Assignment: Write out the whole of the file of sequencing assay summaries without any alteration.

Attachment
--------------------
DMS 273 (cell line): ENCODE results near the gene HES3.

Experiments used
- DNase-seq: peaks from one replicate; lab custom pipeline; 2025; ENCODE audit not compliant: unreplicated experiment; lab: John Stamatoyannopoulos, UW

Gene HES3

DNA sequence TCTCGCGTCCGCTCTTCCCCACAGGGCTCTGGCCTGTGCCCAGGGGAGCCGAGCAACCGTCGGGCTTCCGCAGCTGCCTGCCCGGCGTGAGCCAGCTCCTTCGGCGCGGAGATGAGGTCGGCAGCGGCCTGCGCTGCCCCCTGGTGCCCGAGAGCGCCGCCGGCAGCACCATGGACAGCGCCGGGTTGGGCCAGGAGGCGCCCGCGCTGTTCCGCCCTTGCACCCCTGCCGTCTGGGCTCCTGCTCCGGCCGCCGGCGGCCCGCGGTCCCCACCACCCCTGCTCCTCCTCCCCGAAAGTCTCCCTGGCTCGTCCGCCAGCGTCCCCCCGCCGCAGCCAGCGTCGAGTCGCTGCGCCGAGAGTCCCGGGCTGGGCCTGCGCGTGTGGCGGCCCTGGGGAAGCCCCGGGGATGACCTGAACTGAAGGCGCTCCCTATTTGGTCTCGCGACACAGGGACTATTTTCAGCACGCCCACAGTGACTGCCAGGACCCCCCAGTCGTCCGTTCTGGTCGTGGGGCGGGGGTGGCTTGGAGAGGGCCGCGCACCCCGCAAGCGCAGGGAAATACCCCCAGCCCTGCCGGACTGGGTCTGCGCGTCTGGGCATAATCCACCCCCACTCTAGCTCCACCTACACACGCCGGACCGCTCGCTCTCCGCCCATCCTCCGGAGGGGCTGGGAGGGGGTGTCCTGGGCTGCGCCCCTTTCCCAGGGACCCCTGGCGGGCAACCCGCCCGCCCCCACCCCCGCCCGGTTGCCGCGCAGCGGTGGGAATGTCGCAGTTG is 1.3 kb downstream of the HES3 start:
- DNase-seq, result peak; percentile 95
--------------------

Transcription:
DMS 273 (cell line): ENCODE results near the gene HES3.

Experiments used
- DNase-seq: peaks from one replicate; lab custom pipeline; 2025; ENCODE audit not compliant: unreplicated experiment; lab: John Stamatoyannopoulos, UW

Gene HES3

DNA sequence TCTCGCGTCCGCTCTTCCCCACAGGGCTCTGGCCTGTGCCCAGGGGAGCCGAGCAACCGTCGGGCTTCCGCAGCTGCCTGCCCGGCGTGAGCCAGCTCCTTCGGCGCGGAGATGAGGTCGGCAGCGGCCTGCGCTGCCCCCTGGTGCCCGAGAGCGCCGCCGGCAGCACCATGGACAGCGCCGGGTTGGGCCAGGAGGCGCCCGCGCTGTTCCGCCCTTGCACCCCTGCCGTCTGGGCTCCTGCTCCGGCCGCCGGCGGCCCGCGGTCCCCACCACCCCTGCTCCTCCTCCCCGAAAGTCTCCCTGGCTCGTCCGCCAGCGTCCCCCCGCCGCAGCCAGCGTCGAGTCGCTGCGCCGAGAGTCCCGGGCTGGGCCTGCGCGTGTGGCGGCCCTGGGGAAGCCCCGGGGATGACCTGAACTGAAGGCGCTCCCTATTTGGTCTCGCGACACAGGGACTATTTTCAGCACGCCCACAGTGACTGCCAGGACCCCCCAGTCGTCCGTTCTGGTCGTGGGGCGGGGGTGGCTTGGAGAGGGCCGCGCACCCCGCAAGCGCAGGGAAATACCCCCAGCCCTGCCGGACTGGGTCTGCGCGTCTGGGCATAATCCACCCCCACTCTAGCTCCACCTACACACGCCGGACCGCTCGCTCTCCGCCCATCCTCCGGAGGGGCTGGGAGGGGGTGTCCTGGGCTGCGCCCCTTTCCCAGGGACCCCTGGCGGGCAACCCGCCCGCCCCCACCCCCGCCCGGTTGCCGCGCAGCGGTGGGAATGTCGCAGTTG is 1.3 kb downstream of the HES3 start:
- DNase-seq, result peak; percentile 95